NEW YORK: US Treasury yields fell on Tuesday after data showing US homebuilding unexpectedly fell in April, adding to recent economic weakness that has raised new doubts over how many times the Federal Reserve will raise interest rates this year.
Housing starts dropped 2.6 percent to a seasonally adjusted annual rate of 1.17 million units, the Commerce Department said on Tuesday. That was the lowest level since last November and followed a downwardly revised rate of 1.20 million units in March.
"People had been anticipating continued strength in the housing market even with rising rates, based on the momentum from 2016," said Jim Vogel, an interest rate strategist at FTN Financial in Memphis, Tennessee.
"Traders and investors are going to be sensitive to any indication that there might be more rate sensitivity than people thought," Vogel added.
Benchmark 10-year notes were last down 2/32 in price to yield 2.35 percent, down from 2.36 percent before the data.
The weak housing data came after a New York state manufacturing survey on Monday turned negative for the first time since October, and after weaker-than-expected US consumer inflation data for April on Friday.
Bucking the trend was other data on Tuesday showing that US factory output in April rose at its fastest clip in three years on a surge in auto production.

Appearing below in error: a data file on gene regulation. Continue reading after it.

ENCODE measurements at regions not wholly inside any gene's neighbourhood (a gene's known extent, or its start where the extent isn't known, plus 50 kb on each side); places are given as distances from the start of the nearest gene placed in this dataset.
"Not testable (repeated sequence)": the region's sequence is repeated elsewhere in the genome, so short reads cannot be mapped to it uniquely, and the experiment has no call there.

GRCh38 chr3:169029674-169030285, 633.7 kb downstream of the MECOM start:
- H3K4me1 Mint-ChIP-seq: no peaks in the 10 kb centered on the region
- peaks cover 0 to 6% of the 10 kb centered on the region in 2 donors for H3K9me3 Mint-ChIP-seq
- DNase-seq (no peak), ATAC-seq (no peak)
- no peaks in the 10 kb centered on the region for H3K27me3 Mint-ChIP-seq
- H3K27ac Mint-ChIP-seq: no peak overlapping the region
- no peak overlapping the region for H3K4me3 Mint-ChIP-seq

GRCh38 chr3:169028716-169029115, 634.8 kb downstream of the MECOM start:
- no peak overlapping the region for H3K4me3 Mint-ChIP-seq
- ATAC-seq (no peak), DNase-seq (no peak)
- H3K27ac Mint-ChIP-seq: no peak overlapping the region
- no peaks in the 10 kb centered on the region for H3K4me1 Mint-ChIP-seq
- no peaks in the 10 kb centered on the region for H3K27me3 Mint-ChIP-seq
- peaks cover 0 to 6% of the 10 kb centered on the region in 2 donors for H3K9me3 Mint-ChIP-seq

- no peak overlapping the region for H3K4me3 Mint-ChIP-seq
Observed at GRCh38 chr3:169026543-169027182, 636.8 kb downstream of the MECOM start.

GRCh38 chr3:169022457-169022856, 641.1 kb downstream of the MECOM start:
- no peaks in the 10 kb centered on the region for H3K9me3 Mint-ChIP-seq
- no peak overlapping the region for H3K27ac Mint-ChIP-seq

Ten-year US bond yields have largely held in a range between around 2.20 percent and 2.40 percent since March 22 as investors wait on further clarity on whether the Trump administration is likely to pass tax and fiscal overhauls this year.
The measures are expected to boost economic growth, making further interest rate increases more likely.
Futures traders have reduced expectations that the Fed will raise rates in June, though a rate increase that month is still viewed as likely.
Futures traders are pricing in a 74 percent chance of a June hike, down from 83 percent a week ago, according to the CME Group's FedWatch Tool.
The traders see only a 46 percent chance that two or more rate increases will be made by the Fed's December meeting, however, despite Fed officials repeating that they view two additional rate increases this year as likely.